Monday, July 19, 2010

A winning Senate wardrobe

I wrote a guest post on Corporette that was posted today, and it's generating A LOT of comments.  Some of the Corporette readers really don't like my choice of photos for the post, and that's probably because they didn't start out as photos - they started out as videos. When Kat (who writes Corporette) asked me to switch to stills, I was a little thrown, so I used screen grabs. As you know, I prefer to use video. So. Here's the post with the video embedded. Enjoy!

And you should read Corporette. It's great!

There is one question I am asked more than any other in writing The Style of Politics: Who is the best dressed woman in government? It’s a difficult one to answer, actually. There are a number of women who look great more often than not: Senator Susan Collins, Secretary Hillary Clinton, Rep. Michele Bachmann, Speaker Nancy Pelosi. But my personal favorite wardrobe on the Hill belongs to Senator Claire McCaskill.

There’s a lot to think about when you get dressed in the morning, but I suggest you keep two elements at the forefront of your mind: color and shape. Senator McCaskill does both of these really well. You can do it too. 

First, color:

Senator McCaskill knows her best colors are light, warm and clear. She looked great in saturated pink at the World War II Memorial:

How do you know what colors are best for you? Try this test: gather tops or scarves in three pairs: a light and a dark, a warm and a cool, and a clear (or bright) and a muted color. Put each on one and have a look in the mirror. Which one in each pair looks best? If you’re not sure, look specifically at the area around your nose and mouth - if it looks ruddier, that’s not the right color for you. Also look under your eyes - if circles or bags become more pronounced, that’s not the right color either. A good color will make your skin tone look even and your eyes look bright and awake. (Or go for a color analysis - a great investment!)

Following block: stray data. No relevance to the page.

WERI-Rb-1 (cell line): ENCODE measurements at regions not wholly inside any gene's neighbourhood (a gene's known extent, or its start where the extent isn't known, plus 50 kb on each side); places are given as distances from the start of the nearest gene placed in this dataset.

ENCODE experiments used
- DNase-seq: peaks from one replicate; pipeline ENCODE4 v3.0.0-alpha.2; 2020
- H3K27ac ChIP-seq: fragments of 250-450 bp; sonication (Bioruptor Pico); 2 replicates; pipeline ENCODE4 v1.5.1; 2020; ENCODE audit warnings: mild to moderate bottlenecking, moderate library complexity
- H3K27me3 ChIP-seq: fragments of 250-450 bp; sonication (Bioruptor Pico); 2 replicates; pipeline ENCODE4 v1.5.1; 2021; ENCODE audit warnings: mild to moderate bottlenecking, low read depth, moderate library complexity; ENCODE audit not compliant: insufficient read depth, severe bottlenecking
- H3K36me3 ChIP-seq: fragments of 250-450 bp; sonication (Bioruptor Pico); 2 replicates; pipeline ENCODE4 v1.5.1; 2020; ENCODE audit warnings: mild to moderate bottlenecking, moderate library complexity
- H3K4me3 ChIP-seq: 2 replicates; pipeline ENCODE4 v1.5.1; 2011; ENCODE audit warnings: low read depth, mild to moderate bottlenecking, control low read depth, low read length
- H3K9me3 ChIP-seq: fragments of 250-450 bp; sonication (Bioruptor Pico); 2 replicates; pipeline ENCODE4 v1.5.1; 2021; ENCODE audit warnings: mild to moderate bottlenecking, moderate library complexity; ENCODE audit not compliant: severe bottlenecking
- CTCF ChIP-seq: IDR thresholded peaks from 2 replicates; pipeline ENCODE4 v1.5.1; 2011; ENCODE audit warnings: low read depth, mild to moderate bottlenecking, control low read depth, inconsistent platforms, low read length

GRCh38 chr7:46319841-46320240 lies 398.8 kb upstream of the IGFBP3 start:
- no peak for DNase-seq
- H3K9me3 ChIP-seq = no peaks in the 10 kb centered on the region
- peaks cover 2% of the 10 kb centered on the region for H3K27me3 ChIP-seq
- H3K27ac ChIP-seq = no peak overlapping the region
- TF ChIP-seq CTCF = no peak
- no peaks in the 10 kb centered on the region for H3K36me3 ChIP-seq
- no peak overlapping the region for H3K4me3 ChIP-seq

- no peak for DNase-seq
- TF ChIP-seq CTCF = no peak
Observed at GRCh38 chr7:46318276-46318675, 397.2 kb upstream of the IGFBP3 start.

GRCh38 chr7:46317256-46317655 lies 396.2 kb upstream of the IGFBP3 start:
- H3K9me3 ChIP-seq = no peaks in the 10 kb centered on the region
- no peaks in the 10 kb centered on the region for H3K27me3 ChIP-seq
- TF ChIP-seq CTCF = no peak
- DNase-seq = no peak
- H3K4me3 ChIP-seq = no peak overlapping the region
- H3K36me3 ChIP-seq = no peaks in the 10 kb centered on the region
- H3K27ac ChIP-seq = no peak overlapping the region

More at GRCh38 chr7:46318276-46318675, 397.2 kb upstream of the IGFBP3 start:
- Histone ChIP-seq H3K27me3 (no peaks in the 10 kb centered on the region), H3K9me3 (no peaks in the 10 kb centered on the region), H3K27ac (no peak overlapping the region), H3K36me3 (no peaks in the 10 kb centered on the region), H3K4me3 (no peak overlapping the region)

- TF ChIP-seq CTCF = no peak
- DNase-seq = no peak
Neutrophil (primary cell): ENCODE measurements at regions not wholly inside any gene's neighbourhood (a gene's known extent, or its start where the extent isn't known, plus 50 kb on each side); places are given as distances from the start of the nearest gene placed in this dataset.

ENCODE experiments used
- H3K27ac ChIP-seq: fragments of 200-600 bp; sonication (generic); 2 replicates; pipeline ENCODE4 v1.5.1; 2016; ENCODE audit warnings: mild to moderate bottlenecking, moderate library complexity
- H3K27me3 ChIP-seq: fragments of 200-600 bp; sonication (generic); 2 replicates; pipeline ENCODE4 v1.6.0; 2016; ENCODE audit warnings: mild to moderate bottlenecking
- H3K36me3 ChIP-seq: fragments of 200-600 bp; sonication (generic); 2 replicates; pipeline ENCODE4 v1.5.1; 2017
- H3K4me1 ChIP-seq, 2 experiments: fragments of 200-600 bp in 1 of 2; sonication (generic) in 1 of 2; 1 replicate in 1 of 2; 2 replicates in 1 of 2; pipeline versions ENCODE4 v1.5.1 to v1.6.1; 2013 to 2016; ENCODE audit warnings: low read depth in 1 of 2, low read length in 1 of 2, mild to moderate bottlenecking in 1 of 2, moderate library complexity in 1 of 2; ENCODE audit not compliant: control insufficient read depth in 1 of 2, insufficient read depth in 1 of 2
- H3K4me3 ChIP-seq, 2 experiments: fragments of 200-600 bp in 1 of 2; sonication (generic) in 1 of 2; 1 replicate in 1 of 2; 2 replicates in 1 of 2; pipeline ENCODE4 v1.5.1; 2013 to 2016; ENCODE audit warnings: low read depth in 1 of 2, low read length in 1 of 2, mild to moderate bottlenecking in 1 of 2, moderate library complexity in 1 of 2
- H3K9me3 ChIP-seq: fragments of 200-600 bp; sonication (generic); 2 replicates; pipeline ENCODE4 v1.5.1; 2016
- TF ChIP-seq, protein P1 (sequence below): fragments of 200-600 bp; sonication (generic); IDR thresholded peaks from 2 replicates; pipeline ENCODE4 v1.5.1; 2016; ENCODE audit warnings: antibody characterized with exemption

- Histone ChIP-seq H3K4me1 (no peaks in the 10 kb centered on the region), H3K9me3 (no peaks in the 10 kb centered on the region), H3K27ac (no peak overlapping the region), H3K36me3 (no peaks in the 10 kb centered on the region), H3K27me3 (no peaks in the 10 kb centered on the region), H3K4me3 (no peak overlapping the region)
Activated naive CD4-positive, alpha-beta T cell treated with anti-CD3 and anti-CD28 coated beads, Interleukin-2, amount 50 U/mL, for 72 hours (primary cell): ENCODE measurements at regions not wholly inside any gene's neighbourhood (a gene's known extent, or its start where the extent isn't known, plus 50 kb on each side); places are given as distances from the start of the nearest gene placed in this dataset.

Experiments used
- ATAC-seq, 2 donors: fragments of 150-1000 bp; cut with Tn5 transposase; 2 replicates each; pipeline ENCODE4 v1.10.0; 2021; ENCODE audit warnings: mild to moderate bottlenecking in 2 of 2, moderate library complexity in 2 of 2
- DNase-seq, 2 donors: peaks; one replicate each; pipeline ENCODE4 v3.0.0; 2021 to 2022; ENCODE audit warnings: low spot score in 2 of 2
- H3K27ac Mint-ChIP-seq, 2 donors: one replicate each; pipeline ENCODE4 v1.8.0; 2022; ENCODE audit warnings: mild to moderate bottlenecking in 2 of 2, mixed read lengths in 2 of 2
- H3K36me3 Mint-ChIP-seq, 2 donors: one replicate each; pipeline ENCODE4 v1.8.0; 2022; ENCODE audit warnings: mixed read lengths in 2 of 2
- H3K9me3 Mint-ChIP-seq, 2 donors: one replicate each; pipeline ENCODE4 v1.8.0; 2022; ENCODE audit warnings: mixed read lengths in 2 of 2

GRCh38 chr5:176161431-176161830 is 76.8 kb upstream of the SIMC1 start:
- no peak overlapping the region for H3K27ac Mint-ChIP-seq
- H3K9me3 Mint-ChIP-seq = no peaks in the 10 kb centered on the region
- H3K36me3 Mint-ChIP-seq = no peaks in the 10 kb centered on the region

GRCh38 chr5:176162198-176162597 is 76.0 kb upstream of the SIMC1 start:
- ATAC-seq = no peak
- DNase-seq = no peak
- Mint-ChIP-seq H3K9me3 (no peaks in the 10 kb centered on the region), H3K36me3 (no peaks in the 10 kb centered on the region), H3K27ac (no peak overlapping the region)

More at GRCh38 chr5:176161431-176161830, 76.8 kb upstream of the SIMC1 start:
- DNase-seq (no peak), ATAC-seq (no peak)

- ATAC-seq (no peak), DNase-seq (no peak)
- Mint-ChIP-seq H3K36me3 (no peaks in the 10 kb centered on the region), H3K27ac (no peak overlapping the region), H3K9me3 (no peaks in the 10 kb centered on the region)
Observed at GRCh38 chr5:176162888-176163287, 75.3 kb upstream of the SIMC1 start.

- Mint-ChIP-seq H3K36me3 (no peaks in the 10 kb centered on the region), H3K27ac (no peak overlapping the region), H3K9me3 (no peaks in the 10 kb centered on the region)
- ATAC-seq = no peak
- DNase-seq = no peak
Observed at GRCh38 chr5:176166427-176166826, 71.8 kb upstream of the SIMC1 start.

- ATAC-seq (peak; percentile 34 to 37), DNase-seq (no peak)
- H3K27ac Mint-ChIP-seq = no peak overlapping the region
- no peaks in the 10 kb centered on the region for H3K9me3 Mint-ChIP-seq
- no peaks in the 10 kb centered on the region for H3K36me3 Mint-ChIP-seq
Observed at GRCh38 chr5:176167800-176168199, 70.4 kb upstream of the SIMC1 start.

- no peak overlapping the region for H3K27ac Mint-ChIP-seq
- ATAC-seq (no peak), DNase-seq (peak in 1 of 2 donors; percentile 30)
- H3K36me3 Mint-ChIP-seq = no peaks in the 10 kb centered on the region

Second, shape:

Senator McCaskill knows her best shapes are those that define her waist and elongate her torso, without being too stiff or boxy. She wore a great navy blazer and lemon yellow top on the Senate floor recently:

This jacket is tailored, defining her shoulders and waist, but she wears it open to keep it from boxing her in. The light color of her top underneath provides contrast with the jacket that creates a strong vertical line on the body. She looks authoritative and professional. 

There’s a lot going on in that moment in front of the closet: What’s the weather like? What did I wear yesterday? What do I have to do today? What looks the most like that great dress I just saw on corporette? But color and shape will never steer you wrong!

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